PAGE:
How to Fix a Hole in a Porcelain Sink

Porcelain sinks are a beautiful, timeless addition to many kitchens and bathrooms. However, porcelain sinks are unfortunately prone to cracks and holes. Flaws in the porcelain coating can expose the metal hidden beneath, leaving it open to rust and corrosion. Even just a small crack or chip in the sink can lead to a hole, marring the sink’s flawless looks.

Luckily, small holes in porcelain sinks are easily repairable. Bonus: you can buy a porcelain repair kit with the main components you need to fix the issue. Having the repair kit is one thing; knowing how to do it is another. We’re here to help with that part.

Can You Fix A Hole In A Porcelain Sink?

Yep, you can quickly fix a hole in a porcelain sink. Of course, there are restrictions. For instance, if somehow the sink ends up with a hole drilled all the way through the sink, metal and all, you’re going to have a rough time trying to fix it. If that’s the case, you may be better off replacing the sink. Also, we’re not really sure how that would happen, save for intentionally drilling a hole through the sink.

Or, if you’re dealing with a large hole in the sink, you might have a tough time with the repair as well. If it is a big hole, you might consider replacing the sink. However, if you’re feeling confident, you can try to fix it with a repair kit.

Hole In A Porcelain

So, for the sake of this article, we’re going to assume there’s a small hole in the sink that exposes the metal. Once you can see the metal in your porcelain sink, you need to quickly take care of the issue, as rust and corrosion will happily take over if you let it.

How To Fix A Hole In A Porcelain Sink

We’ll talk about each step in-depth, so you’re confident in your abilities to repair the sink (hopefully). So, without further ado, let’s get started.

Here’s what you’ll need:

  • Porcelain repair kit
  • Fine grit sandpaper
  • Soft cloth
  • Acetone
  • Ceramic tile and tongue depressor (if necessary)
  • Respirator mask (if applicable)
  • Small paintbrush (if preferred)
  • Straight edge
  • Cotton swab

Yes, we know there are a few ‘maybes’ in the list of necessary (maybe) items. We’ll get into that later, we promise. Also, when you choose a porcelain repair kit, choose one that matches your sink (as in color, texture, and gloss/matte).

Prep The Surface

Start by preparing the surface of the sink in and around the hole. Before you apply the compound, you need to properly prepare the area so it will adhere to the sink properly.

To prepare the surface, make sure the area is completely smooth, dry, and dust/particle free. Basically, if it’s not clean, clean it. Use fine-grit sandpaper to smoothen rough spots as necessary. Since you’ll create fine dust as you sand, wipe it away with a soft cloth.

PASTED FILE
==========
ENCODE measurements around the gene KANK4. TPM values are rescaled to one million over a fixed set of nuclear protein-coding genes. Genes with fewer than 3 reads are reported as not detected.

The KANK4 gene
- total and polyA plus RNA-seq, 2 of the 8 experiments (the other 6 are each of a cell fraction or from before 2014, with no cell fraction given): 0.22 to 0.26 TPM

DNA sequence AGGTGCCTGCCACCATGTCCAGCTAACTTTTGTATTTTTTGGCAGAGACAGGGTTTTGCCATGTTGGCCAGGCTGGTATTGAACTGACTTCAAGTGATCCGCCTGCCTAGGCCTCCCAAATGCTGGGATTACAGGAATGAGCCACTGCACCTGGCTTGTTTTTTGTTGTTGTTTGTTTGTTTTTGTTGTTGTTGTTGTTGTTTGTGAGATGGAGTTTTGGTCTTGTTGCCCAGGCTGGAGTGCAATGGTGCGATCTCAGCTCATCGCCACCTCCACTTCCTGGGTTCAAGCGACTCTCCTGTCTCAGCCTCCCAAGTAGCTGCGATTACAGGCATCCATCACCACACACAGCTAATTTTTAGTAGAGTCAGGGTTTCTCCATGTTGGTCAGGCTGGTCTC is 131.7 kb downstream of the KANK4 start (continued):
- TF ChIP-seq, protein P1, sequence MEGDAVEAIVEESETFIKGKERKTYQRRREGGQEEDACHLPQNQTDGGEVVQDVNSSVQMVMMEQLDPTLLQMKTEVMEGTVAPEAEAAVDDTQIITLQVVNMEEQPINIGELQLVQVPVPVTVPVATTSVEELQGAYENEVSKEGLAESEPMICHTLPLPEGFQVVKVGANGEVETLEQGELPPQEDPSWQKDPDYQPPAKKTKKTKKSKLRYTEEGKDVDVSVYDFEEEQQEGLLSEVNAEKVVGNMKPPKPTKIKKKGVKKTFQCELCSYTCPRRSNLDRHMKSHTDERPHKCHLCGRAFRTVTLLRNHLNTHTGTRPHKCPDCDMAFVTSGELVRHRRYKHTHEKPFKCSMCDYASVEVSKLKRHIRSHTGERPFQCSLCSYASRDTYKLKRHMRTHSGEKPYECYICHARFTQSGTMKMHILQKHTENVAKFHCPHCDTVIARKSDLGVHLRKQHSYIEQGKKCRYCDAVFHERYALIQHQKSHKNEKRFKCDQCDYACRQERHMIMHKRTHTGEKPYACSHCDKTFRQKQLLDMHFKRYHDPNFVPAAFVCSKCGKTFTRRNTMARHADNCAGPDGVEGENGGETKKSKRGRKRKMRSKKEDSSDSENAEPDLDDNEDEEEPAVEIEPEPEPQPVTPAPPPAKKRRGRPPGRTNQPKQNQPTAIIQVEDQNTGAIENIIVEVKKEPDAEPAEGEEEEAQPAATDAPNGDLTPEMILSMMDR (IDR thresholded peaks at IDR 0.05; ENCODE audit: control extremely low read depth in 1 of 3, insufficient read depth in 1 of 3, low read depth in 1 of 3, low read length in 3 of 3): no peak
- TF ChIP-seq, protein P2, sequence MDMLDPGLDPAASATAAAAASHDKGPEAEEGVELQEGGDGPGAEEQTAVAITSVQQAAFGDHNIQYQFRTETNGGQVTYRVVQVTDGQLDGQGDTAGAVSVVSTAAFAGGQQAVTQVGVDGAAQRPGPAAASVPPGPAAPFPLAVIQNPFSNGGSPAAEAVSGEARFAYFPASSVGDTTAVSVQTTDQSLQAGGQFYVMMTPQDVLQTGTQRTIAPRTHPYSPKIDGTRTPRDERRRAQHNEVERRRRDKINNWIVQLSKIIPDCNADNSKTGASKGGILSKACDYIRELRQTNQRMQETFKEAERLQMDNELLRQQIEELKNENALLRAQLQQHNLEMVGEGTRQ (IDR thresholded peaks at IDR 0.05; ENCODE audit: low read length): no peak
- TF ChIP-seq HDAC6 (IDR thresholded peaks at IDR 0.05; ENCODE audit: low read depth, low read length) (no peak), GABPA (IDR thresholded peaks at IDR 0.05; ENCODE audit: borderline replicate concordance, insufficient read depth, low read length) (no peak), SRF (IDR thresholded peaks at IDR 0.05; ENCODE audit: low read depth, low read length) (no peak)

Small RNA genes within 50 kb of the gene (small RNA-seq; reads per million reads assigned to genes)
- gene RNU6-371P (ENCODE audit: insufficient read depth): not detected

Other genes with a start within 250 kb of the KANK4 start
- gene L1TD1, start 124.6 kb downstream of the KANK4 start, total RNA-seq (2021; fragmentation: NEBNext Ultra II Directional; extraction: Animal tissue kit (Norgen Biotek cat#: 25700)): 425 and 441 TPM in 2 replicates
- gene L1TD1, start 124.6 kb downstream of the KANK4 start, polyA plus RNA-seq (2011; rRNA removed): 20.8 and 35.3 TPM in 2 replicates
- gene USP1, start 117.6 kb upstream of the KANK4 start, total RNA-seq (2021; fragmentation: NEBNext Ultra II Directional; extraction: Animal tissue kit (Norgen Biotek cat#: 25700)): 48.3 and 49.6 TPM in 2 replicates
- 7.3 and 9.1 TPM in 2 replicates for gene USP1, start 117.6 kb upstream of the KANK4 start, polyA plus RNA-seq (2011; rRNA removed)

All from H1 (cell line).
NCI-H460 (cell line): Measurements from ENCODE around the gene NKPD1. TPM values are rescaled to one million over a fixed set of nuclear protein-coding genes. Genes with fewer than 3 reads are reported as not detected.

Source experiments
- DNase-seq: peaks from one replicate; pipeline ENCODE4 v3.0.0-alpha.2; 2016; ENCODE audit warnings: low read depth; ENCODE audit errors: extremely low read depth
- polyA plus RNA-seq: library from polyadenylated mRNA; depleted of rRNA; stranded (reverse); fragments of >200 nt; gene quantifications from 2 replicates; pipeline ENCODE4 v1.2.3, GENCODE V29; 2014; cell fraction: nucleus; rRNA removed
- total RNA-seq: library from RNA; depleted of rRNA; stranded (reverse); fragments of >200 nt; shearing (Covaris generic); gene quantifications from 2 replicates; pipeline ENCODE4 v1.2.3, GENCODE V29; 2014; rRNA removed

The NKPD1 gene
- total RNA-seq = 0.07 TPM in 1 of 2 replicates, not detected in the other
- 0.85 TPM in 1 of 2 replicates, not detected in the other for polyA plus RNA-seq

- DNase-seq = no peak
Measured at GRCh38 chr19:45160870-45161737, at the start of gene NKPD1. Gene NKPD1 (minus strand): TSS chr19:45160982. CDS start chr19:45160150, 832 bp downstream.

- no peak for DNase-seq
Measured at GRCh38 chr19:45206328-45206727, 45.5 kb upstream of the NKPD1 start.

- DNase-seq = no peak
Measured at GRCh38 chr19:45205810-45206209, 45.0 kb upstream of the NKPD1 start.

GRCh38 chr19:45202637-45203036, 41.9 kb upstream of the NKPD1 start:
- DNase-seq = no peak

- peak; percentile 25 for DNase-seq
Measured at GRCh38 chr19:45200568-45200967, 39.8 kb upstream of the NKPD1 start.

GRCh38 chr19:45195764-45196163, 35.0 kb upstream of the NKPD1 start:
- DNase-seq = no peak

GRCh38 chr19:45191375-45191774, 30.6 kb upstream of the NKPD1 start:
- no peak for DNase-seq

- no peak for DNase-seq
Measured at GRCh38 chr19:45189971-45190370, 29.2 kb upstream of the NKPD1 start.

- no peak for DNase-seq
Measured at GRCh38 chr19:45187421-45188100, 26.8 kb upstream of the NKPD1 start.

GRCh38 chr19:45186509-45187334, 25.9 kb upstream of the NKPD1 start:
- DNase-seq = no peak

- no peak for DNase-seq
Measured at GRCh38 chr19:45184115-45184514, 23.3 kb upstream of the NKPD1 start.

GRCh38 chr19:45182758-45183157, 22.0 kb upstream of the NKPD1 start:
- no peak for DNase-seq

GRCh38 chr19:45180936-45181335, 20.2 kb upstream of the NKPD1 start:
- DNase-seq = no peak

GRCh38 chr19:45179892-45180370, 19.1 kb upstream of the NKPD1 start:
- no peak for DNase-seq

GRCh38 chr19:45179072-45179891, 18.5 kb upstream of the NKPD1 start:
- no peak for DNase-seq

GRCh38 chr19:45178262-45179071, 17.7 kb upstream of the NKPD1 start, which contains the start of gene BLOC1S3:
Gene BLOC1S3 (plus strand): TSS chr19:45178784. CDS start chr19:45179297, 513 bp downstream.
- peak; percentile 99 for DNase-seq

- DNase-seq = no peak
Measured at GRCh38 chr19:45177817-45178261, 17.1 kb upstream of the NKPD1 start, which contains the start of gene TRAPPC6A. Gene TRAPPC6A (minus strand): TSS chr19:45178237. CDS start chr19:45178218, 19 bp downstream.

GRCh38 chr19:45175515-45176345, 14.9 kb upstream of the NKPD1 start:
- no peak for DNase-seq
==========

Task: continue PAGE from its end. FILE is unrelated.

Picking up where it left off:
Using a soft cloth soaked in acetone, wipe the surrounding area. This helps ensure the area is clean. Alternatively, you could use soap and water if you don’t have acetone on hand. Allow the area to completely dry before you start mixing and applying compounds. If you don’t, the repair might not adhere properly.

Mix The Repair Compound

Some porcelain repair kits require you to mix the compound. The kit should come with specific instructions and safety guidelines, so be sure to follow them. Sometimes, the kit doesn’t come with a container for mixing the compound.

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If it doesn’t, this is where the random ceramic tile and tongue depressor (or craft stick, just something to mix it with) comes in. Using a clean ceramic tile and sterile tongue depressor (or unused craft stick) helps avoid contamination. Depending on the kit you choose, you might have to wait a few minutes to allow the compound to sit before you proceed.

Wear a respirator while you mix the compound. Complete the process in a well-ventilated area to protect yourself from the fumes.

Begin The Repair

Once you’re ready, apply the compound. Most kits come with an applicator, but you can use a small paintbrush if that is your preference. Apply the mixture in layers, allowing it to seep into the hole. Let each layer dry before starting the next. After you fill the hole with the repair compound, allow it to dry.

Once you’re done, use a straight edge to remove excess and create a flat surface. If necessary, use fine-grit sandpaper to create a smooth, seamless surface. Acetone can help remove rough spots around the edge of the hole. If necessary, soak a cotton swab with acetone and wipe the rough patches.

Finally: Paint

After the repair is dry and smooth, the last step is to paint. While some repairs don’t require paint (minimal cracks or tiny holes), you might have to paint. Since you chose a repair kit that matches your sink color and gloss (or matte), this part is easy.

Simply paint over the repair to create a nice, seamless transition. Allow it to dry completely. And just like that: tada, you’re finished! What hole in the bathroom sink?

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